Matt Rodgers reviews the first season of Snowpiercer…
Adapting a revered film into a scripted hour-long television series is a brave move, especially one from the mind of newly crowned Hollywood royalty Bong Joon-Ho. But then people scoffed at the idea of Fargo being re-packaged for the small screen, and look at the masterful results Noah Hawley achieved.
Snowpiercer isn’t the obvious choice from his oeuvre. HBO recently announced they would be adapting Bong’s Academy Award snaffling Parasite into a Limited Series, but at least you had the excuse of that being in a foreign language, inaccessible to those the director said were “unable to overcome the one-inch tall barrier of subtitles”.
The Snowpiercer movie is a fusion of East and West, and is arguably the directors most accessible film. Although this isn’t literal if you’re from the UK, where the 2013 Chris Evan’s film got caught up in distribution purgatory and only found its way into repertory cinemas or online at the back end of last year.
Admittedly it’s a concept which feels perfect for the small screen. We’re told at the start of each episode that there are 1001 carriages on the train, a vessel housing the only survivors of an apocalyptic ice-age, so from the drivers station to the caboose, there’s potential to mine for multiple episodes. The question is whether it’s worth wading through this spruced up, packed out train for an entire series, destination unknown.
The answer to that veers wildly throughout this first journey, as the show continuously changes tracks in order to try and find its own identity, but largely thanks to a turn of delicious duplicity from Jennifer Connelly, and a winning hero in the shape of Hamilton‘s Daveed Diggs, Snowpiercer does just about enough to earn itself a return ticket.
With a brief prologue that sets up the world we’re going to inhabit aboard the train, the show quickly establishes the class divide upon which the film was built, and which forms the basis of a lot of Bong Joon-Ho’s narratives. We root for the “tailies”, those confined to the cramped living quarters at the rear of the train, not all of whom are supposed to be on board, and whose loyalty we’re tested with thanks to a couple of rather bleak and surprisingly dark flashback revelations.
It’s here we find Andre Layton (Daveed Diggs), who appears to have taken the mantle of reluctant leader among the impoverished, and whose past as police officer finds him dragged towards the front of the train to assist in solving a murder amongst the affluent passengers. Those who frequent the 1950s style bordello, where the entertainment sing achingly cool (read: cringeworthy) renditions of Frank Ocean songs, clearly influenced by Westworld‘s saloon, or the restaurant in which they eat the finest steak, farmed from the train’s cattle carriage, a location which is at the centre of one of the show’s best episodes.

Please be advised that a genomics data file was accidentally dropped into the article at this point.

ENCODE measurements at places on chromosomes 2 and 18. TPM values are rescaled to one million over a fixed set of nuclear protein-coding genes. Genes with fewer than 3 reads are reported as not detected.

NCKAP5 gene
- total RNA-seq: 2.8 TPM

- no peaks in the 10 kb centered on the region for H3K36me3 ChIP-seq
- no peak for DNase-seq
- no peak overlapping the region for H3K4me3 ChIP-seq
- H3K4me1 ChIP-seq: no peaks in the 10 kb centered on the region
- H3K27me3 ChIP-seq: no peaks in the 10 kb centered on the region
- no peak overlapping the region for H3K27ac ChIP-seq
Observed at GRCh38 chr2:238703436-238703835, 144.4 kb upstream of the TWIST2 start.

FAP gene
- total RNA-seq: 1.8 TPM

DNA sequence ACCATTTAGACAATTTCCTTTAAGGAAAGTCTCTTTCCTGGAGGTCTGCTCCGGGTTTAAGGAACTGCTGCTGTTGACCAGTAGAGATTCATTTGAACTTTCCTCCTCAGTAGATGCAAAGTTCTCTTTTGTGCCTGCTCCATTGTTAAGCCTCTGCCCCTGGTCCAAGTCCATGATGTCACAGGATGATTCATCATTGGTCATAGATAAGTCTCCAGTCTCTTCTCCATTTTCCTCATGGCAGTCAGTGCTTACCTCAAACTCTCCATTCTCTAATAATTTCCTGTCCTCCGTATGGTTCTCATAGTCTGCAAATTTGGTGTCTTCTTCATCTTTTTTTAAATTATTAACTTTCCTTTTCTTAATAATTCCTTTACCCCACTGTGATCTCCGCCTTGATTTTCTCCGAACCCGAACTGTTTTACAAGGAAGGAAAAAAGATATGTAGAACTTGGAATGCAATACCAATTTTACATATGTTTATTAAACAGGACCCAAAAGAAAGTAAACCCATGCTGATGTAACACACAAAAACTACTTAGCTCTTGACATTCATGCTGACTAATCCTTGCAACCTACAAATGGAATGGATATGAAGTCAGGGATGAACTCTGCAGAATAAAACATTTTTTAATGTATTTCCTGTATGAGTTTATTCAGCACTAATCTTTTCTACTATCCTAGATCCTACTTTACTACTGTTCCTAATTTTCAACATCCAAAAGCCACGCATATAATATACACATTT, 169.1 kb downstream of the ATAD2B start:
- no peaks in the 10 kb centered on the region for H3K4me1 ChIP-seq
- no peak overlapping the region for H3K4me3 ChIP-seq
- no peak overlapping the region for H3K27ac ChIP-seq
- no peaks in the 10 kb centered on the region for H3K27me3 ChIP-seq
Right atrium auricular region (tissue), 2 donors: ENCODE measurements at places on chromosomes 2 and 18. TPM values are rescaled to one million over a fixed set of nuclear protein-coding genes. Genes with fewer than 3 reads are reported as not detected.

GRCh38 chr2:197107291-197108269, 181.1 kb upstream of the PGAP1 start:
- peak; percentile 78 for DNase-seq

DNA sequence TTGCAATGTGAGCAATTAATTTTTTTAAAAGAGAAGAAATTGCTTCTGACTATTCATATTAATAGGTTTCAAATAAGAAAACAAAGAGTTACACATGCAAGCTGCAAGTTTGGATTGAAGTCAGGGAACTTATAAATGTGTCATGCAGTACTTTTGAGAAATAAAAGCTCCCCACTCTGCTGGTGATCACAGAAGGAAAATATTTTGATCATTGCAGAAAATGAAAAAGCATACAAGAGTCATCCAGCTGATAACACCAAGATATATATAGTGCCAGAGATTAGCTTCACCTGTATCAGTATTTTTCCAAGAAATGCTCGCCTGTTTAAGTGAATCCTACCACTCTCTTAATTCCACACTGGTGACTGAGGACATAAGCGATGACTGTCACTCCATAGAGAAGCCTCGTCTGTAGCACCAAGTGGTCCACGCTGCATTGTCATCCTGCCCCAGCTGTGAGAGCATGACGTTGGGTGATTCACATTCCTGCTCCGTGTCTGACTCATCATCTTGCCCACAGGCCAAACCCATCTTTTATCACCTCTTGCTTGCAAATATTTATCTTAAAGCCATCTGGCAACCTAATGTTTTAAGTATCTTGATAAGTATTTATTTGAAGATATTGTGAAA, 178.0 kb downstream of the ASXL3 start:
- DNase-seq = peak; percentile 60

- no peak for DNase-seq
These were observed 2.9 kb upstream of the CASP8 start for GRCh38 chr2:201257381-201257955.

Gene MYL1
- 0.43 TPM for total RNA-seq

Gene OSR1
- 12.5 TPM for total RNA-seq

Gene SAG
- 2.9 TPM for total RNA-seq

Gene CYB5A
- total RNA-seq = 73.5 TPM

This approach turns the first few episodes into a kind of police procedural, which is fine, but hardly a fresh format when it comes to television. It’s when the murder is solved that Snowpiercer really clicks into top gear and it becomes a genre mashup of a mystery and a heist.
Much of the intrigue comes from Connelly, who is the train’s announcer, and is in full-on Alita: Battle Angel mode as Melanie Cavill, a character who’s colder than the air she uses to freeze off people’s limbs as a form of punishment. Her ambiguity and motivations are constantly being questioned by the audience, as well as Diggs, and it’s really her journey that you want to see the resolution of, rather than the rabble-rousing tailies. We know what drives them, but Cavill remains an impenetrable enigma right up until the season’s final shot.
Scattered throughout the train are a series of likeable performances: taking the ee by gum mantle from Tilda Swinton is Alison Wright, who much like the series as a whole, impresses as the episodes whizz by. There’s also a creepy turn from Annalise Basso as the daughter of one of the train’s power couples, which steers the show in an unexpected, but entirely welcome direction for a couple of episodes.
The script meanders from clunkers – “limbless…….and dickless” – to on-point commentary befitting of the source – “we ration people, not the crops”, and is much better when it takes itself seriously. Snowpiercer isn’t a show that does levity very well, so it’s a relief that this dystopian drama chooses to wear a face as straight as Jennifer Connelly’s perceived baddie for the majority of the episodes.
Overall this opening salvo feels like one long teaser of intermittently enjoyable world-building, moving pawns into place and expanding the concept so that it can detach from the baggage of the movie. Hopefully this approach will enable Snowpiercer to plot its own more unique route on the second go around.
Snowpiercer will debut in the US on TNT from May 17th 2020, and will land on Netflix for the rest of the world beginning 25th May 2020.
Matt Rodgers – Follow me on Twitter @mainstreammatt